Ask another beader to work on a piece with you where you can both give equal input. Or, take turns working on it with the other person having no say in what you’re doing! Designing this way makes you think outside your comfort box and may open up the influence of another person’s work in your own. I love doing Round Robins for this very reason. You must compliment another persons ideas and add to it, but yet make it unique to you. What a challenge!
Design for someone else
Creating beadwork that someone else desires forces you to work in another’s color palette and style. This can be so liberating! Just make sure you really listen to what they want so you know you’re doing what they wish. Don’t try to force your own ideas on them. Be brave enough to follow their directions! You’ll grow in the process.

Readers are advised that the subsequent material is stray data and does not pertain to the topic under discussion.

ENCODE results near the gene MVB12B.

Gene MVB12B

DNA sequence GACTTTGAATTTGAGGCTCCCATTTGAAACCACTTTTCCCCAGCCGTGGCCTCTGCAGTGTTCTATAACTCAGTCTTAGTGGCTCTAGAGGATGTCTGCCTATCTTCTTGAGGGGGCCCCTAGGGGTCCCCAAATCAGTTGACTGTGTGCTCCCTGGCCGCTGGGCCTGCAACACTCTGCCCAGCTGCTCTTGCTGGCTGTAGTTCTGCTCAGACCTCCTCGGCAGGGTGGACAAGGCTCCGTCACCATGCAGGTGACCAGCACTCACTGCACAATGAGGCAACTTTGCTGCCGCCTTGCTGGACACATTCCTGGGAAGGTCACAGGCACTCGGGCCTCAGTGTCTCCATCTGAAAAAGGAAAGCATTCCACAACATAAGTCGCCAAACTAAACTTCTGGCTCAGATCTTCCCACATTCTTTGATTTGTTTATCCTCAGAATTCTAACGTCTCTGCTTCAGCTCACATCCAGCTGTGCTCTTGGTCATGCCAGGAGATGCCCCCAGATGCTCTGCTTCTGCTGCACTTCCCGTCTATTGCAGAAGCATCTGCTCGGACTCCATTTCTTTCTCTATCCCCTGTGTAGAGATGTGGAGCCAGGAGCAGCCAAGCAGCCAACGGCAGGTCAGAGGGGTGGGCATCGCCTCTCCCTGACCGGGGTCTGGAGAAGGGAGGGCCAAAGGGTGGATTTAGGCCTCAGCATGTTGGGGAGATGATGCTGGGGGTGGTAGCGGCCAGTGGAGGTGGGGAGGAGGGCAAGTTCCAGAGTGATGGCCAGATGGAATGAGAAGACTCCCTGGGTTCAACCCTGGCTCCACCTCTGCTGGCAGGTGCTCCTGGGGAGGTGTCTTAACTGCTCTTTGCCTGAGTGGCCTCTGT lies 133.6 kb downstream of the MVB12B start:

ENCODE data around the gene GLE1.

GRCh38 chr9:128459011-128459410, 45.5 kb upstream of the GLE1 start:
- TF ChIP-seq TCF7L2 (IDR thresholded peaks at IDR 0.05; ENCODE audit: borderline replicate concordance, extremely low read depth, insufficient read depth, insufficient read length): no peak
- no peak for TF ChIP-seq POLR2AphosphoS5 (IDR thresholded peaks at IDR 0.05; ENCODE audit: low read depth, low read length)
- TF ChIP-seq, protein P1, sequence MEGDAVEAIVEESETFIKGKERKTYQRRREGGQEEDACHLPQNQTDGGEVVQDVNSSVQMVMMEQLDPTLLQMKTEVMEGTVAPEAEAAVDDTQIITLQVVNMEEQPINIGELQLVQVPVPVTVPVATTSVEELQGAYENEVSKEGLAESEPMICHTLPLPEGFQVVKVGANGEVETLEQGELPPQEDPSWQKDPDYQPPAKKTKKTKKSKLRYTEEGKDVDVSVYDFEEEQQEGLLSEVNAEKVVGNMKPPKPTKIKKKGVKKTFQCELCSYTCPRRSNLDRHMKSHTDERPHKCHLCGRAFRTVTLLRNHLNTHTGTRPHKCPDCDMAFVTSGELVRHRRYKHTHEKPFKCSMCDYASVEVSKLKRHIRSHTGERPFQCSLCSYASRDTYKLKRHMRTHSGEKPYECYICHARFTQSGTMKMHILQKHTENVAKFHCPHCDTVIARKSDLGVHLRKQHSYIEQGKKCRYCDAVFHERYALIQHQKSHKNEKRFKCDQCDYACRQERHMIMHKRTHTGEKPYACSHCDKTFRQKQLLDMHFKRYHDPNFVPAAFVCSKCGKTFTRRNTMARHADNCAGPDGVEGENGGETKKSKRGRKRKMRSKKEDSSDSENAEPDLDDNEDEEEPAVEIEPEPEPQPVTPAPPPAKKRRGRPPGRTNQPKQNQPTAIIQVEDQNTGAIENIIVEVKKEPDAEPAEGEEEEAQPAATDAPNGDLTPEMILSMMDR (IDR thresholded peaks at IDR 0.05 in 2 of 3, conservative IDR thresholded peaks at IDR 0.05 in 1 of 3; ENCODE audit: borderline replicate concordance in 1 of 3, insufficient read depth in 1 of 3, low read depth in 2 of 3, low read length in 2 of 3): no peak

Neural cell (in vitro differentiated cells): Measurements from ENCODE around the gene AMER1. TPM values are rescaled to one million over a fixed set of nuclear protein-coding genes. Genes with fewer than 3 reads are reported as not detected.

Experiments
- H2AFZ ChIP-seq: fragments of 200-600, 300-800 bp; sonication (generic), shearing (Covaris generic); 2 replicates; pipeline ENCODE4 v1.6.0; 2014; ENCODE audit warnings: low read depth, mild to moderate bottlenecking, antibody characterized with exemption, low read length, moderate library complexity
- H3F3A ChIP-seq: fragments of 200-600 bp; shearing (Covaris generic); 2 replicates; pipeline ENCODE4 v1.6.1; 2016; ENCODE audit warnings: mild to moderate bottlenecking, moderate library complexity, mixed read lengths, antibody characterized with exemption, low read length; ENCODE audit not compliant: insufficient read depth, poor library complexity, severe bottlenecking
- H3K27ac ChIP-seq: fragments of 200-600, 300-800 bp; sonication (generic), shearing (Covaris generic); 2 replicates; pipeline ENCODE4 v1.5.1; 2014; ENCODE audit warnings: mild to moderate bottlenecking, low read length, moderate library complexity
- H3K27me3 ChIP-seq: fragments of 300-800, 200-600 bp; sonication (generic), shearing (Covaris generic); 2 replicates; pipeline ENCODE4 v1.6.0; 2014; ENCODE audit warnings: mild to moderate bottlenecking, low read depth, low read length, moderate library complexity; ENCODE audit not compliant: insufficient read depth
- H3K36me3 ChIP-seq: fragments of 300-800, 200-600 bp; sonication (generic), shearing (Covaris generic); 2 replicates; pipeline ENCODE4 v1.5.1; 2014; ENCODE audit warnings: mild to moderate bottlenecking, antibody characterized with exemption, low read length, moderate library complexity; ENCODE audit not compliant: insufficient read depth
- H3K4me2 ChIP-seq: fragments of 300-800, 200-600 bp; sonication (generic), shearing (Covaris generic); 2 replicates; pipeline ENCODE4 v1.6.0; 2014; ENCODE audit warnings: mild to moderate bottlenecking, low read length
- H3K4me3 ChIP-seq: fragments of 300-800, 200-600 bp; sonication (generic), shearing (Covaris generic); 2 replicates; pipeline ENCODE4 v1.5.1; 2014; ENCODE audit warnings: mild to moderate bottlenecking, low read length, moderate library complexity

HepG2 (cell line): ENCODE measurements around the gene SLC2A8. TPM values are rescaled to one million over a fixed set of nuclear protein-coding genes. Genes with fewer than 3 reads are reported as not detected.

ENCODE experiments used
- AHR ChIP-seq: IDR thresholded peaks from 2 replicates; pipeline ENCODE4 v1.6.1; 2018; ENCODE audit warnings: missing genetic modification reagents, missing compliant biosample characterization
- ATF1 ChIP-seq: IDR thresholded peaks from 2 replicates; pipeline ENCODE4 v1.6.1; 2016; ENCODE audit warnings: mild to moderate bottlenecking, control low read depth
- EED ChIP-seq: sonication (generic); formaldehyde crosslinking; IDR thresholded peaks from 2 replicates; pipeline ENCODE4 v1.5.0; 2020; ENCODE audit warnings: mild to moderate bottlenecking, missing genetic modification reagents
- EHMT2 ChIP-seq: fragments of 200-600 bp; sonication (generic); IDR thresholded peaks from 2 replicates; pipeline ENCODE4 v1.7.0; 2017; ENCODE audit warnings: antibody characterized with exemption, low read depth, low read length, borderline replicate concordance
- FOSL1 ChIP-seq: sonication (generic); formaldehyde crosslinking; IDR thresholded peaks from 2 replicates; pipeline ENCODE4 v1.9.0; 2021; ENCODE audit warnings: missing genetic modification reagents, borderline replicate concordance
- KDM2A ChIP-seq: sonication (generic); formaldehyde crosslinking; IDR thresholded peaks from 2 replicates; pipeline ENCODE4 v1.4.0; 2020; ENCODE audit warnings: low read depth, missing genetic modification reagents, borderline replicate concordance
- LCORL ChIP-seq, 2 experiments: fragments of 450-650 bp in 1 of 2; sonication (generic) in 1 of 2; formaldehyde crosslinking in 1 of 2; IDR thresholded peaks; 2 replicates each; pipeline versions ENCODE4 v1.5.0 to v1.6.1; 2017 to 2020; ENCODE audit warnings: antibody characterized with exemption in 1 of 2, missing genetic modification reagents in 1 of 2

Try something new
If all else fails, try taking a class, cracking open a beading book or breaking free of your old habits. You could make your own beads or clasp or centerpiece to get the juices flowing. Or you can give yourself a much needed break to see what life experiences come your way to influence you. Just remember to be on a quest for fresh ideas in your pursuit of design!
“I have a tendency to snooze over boring beadwork. Literally. I’ve caught myself dozing off with my Softflex wire held aloft! My cure? Get up and dance! I wake up and shake up and then I’m ready to attack my beadwork in a positive way.” ~ Therese LeSohr